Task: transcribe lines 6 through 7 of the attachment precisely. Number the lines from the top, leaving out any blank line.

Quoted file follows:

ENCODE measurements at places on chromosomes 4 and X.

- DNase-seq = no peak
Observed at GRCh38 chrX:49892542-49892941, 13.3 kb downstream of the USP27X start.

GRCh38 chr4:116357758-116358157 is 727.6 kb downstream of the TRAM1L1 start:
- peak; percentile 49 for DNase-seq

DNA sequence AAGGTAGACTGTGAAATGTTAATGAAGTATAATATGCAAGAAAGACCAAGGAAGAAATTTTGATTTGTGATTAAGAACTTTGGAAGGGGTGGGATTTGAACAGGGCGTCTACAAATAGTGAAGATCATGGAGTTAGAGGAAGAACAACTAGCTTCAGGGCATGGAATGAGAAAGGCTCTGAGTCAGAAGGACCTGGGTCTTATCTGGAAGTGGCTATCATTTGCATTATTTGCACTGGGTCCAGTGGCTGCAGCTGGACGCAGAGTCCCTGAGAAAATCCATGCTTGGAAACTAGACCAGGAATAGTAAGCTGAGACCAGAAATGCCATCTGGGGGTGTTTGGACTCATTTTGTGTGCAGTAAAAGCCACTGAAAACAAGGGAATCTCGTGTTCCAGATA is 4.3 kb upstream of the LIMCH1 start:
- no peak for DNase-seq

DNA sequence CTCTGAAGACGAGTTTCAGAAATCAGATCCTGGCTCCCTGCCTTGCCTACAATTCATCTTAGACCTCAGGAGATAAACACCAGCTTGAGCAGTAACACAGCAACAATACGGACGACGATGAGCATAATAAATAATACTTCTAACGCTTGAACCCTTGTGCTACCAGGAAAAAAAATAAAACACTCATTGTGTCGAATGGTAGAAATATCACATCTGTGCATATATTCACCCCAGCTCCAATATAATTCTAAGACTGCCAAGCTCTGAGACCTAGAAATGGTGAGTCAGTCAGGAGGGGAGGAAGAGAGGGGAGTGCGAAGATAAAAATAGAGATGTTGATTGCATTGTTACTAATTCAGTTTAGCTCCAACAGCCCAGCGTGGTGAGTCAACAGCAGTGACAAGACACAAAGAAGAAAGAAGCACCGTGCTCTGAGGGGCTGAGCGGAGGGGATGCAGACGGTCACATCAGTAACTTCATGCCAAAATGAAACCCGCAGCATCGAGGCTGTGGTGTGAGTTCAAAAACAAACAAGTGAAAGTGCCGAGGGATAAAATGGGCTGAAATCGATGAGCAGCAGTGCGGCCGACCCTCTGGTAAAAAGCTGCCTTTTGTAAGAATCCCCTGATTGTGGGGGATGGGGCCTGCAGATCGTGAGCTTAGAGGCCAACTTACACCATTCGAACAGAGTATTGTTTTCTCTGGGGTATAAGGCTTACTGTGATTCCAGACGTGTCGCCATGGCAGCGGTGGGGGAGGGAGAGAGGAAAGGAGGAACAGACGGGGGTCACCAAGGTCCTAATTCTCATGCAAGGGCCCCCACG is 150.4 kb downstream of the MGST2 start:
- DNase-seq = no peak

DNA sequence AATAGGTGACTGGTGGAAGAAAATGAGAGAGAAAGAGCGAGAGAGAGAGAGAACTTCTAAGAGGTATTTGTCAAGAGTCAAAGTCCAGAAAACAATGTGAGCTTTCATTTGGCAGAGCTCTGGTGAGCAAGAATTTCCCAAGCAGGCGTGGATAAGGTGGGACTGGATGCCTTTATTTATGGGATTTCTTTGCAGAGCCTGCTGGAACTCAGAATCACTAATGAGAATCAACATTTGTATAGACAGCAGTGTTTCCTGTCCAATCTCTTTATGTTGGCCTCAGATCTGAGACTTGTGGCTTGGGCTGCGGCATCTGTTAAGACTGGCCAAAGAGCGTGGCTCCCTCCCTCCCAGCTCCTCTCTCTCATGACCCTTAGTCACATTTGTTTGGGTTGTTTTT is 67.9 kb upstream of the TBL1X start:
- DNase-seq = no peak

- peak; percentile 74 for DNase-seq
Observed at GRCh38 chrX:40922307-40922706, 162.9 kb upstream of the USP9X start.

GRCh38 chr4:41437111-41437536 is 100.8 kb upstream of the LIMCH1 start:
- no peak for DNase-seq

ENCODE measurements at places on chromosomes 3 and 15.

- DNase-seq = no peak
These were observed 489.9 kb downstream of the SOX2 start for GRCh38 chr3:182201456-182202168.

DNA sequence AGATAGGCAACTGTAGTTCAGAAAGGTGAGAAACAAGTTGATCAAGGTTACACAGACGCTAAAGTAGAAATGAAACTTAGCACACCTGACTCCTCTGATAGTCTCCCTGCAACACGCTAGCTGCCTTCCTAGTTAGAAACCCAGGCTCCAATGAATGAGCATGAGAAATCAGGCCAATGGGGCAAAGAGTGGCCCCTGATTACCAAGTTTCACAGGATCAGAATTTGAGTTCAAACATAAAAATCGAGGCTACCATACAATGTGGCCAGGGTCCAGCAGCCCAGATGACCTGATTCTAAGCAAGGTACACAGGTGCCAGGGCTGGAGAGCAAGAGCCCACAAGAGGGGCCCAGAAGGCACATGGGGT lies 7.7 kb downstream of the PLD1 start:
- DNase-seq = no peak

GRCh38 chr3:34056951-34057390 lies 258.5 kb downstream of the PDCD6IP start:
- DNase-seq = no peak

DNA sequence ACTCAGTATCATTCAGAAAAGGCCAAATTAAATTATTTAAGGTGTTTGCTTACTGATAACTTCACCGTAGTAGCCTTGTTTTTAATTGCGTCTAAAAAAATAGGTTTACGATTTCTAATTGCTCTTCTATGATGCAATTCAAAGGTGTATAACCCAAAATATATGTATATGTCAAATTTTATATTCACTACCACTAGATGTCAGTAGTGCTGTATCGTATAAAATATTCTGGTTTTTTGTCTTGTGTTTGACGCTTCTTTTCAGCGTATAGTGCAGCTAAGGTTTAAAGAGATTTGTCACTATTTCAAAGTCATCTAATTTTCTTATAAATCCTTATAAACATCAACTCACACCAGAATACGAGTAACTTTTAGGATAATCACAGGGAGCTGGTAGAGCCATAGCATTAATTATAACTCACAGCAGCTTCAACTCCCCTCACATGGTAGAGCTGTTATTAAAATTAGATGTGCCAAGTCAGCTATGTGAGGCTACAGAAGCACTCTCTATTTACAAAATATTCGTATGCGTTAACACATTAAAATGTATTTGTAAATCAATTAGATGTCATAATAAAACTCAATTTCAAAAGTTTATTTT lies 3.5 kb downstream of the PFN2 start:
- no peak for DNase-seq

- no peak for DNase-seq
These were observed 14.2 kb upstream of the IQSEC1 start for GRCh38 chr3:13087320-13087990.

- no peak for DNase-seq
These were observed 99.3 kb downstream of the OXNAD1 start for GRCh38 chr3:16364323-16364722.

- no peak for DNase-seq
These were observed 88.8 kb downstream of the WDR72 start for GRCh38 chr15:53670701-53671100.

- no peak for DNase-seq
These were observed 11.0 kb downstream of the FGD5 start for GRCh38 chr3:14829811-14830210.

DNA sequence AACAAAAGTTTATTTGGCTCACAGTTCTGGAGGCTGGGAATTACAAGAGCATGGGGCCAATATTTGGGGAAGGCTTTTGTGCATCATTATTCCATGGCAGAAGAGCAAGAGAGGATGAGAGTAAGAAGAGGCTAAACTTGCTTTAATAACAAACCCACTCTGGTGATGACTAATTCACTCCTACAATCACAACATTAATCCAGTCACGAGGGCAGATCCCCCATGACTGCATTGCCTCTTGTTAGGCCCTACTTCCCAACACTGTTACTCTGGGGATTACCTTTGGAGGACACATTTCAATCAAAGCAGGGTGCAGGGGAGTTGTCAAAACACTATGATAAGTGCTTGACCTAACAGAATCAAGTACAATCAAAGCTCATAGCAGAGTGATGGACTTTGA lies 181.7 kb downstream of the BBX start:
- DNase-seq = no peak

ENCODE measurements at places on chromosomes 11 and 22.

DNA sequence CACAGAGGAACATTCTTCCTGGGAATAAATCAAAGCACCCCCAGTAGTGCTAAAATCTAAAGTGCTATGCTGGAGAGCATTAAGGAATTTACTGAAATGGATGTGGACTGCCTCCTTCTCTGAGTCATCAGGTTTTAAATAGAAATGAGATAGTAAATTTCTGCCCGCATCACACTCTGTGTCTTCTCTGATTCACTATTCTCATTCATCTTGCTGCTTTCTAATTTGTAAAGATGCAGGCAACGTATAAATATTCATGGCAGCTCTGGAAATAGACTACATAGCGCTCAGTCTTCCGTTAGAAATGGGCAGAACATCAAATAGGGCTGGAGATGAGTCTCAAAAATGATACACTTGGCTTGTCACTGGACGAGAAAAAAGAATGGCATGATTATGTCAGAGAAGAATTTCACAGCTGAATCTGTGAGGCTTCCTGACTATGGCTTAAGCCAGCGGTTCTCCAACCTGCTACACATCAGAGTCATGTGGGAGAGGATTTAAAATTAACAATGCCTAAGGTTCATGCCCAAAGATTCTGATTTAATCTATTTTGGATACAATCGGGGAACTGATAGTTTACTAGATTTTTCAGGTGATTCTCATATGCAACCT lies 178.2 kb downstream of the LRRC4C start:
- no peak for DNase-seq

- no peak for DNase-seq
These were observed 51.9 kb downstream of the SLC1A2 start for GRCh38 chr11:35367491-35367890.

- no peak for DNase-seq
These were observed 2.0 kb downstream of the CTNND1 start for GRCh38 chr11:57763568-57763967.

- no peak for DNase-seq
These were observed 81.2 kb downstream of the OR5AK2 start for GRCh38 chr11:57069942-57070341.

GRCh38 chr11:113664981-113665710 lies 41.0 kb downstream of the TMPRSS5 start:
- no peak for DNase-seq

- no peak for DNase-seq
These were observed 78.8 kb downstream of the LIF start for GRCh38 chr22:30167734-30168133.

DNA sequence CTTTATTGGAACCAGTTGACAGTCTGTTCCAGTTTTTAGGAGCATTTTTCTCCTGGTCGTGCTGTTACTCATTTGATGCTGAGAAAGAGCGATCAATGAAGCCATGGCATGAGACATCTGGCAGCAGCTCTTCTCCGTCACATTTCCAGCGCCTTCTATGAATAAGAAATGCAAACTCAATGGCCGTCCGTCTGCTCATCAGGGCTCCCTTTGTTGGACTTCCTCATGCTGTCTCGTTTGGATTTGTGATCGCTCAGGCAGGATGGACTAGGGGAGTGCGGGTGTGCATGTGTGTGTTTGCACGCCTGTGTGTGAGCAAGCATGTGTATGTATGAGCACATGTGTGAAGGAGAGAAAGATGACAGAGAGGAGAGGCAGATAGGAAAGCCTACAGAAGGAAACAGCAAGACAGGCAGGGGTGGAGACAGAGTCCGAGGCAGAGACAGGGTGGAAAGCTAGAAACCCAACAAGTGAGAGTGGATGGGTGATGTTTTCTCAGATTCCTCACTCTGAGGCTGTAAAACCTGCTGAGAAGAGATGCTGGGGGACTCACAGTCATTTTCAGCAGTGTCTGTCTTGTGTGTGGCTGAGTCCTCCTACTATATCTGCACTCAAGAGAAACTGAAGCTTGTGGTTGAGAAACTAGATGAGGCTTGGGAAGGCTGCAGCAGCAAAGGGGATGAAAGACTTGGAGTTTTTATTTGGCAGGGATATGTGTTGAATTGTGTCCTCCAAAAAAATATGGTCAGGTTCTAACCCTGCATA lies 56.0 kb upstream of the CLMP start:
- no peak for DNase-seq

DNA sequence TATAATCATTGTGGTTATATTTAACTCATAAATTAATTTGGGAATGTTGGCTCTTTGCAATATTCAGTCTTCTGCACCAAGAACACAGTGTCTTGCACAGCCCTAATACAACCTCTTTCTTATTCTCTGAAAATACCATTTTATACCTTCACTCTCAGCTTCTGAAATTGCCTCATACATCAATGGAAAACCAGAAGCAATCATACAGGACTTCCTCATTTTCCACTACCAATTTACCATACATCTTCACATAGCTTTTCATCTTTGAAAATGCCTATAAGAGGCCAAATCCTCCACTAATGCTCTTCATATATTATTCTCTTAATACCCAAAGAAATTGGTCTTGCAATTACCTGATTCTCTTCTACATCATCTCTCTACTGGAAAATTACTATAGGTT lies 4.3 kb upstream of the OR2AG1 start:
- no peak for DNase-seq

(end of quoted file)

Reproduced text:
DNA sequence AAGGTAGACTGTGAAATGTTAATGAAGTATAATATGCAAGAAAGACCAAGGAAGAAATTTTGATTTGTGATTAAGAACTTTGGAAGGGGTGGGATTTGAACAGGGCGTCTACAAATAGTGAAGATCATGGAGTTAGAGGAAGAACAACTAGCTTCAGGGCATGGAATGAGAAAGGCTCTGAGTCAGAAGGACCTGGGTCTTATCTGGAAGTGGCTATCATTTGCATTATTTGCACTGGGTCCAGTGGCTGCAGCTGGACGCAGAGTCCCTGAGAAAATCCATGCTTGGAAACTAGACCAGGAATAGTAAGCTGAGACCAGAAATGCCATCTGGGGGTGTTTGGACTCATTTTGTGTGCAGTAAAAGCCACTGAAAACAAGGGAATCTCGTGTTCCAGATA is 4.3 kb upstream of the LIMCH1 start:
- no peak for DNase-seq